Canonico et al. (2005) reviewed the potential impacts of tilapia on ecosystems into which they are introduced. These include local extinction of native species, predation of eggs and young of other fish species (Goudswaard et al., 2002), alteration of the dynamics of nutrients and eutrophication (Starling et al., 2002), destruction of vegetation from the lake bottom and introduction of parasites (McCrary et al., 2001). According to Casal (2006), the Nile tilapia has been introduced in 85 countries, with establishment reported in 58% of these countries and adverse ecological effects in 14%. Based on the considerable capacity of the species for colonization and its potential environmental impact, the protection and management of aquatic environments is crucial when introducing tilapia into ecosystems (Esselman, 2009).

Organic residues produced as a result of microbial action provide essential nutrients for the development of plankton and macrophytes. When present in excess, these residues cause eutrophication of the environment and changes in the composition and abundance of many aquatic organisms (Vicente et al., 2011b). Kestemont (1995) collated information about the negative effects of aquaculture on the biological environment and highlighted the following: changing values of water temperature; increased chemical biochemical oxygen demand; elevated levels of phosphorus and suspended solids; decreased concentrations of dissolved oxygen; chemical contamination; accumulation of sediment rich in organic matter; pollution; erosion and increased risk of disease spread.

When a new species is introduced into an ecosystem, there is always the risk of it being able to escape and settle in the natural environment, resulting in possible adverse effects to native species or even the functioning of the ecosystem (Gozlan et al., 2010). The effects resulting from introductions can be devastating, causing biological invasions are considered a major cause of biodiversity loss (Vitule, 2009; McGeoch et al., 2010).

Fish are among the group of aquatic animals over introduced worldwide (624 species) and 91% of the sources of introductions are related to farmed fish (Gozlan, 2008). Nile tilapias are used for aquaculture because they are extremely hardy, physiologically tolerant and characterized by multiple spawning and parental care (Agostinho et al. 2007). The negative effect of the Nile tilapia on the native fauna of worldwide has been extensively reported. The Nile tilapia changes native community structure, reduces abundance of planktonic microcrustaceans, lowers water transparency and increases the abundance of microalgae (Attayde et al., 2007).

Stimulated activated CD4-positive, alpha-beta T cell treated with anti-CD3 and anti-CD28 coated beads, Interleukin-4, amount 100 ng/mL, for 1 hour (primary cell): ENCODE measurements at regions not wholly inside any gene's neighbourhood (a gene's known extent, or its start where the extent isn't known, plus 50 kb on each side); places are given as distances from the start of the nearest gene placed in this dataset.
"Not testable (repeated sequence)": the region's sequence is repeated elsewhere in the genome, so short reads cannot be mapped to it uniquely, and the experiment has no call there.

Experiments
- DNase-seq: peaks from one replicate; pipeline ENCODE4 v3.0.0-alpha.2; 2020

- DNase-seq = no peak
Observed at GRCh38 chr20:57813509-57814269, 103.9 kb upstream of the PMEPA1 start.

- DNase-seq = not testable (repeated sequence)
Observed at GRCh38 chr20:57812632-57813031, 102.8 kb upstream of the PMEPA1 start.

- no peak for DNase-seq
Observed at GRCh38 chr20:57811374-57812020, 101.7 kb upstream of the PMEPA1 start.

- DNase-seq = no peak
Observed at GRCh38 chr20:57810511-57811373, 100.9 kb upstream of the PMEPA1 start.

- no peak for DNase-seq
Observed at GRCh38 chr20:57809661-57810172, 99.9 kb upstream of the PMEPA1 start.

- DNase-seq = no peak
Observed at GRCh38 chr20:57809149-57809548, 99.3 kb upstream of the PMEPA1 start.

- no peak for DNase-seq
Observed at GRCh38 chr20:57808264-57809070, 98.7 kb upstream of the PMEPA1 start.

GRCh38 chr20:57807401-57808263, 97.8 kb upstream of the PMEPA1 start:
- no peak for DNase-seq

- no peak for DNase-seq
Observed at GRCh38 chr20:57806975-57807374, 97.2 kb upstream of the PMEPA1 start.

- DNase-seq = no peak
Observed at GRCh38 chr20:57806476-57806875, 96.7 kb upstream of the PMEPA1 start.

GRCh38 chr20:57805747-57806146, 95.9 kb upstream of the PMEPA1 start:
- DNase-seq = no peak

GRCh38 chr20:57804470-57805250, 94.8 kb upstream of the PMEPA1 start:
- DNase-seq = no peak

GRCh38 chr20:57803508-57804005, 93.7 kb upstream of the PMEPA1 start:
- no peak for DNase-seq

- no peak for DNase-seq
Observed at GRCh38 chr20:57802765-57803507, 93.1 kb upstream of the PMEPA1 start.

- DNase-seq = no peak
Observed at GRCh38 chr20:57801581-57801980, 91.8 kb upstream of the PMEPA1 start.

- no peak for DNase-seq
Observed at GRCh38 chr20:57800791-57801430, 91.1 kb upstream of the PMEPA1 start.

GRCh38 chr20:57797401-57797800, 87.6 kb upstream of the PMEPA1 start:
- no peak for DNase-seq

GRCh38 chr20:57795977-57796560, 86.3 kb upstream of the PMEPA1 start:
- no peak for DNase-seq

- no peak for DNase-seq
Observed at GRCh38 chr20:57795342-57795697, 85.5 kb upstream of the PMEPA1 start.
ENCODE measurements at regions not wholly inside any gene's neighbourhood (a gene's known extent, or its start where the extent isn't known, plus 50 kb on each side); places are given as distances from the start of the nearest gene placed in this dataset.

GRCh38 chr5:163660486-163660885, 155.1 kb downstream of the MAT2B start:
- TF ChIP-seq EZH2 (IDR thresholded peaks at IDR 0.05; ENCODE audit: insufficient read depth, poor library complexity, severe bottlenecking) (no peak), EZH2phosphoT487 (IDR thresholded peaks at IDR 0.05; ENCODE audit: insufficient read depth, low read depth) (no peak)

Many non-native freshwater fish are invading Latin America and others parts of world (Vitule, 2009) and the characteristics of successful invaders and their impacts on native species have becoming increasingly known (Espinola et al., 2010; Dos Santos et al., 2011). However, controlling the non-native fishes is difficult, mainly because physical or chemical removal of the invaders is, in addition to its potential adverse impacts on local species, overall ineffective in large ecosystems or for species with high reproductive rates (Garcia-Berthou, 2007; Sato et al., 2010).

Gozlan (2008) evaluated the threats posed by introduced freshwater fishes on non-native aquatic ecosystems. Through on his analysis of datasets from the FishBase and from Food and Agriculture Organization (FAO), he concluded that the majority of intentional non-native fish introductions associated with aquaculture and its societal benefits, have not been reported as having an impact on aquatic ecosystems. Consequently, Gozlan (2008) advocated the protection of introductions that have beneficial outcomes and a more systematic ban of species freshwater fish presenting a higher risk.


As a consequence of its wide environmental tolerance, high reproductive rate, rapid population growth and ease of cultivation, the Nile tilapia has become a model of livestock farming in several countries. However, the same characteristics that make the species attractive for aquaculture render it highly invasive, with considerable potential for becoming a pest in aquatic environments where it is introduced. The risks of tilapia introductions must therefore be rigorously evaluated and weighed against the potential socio-economic benefits.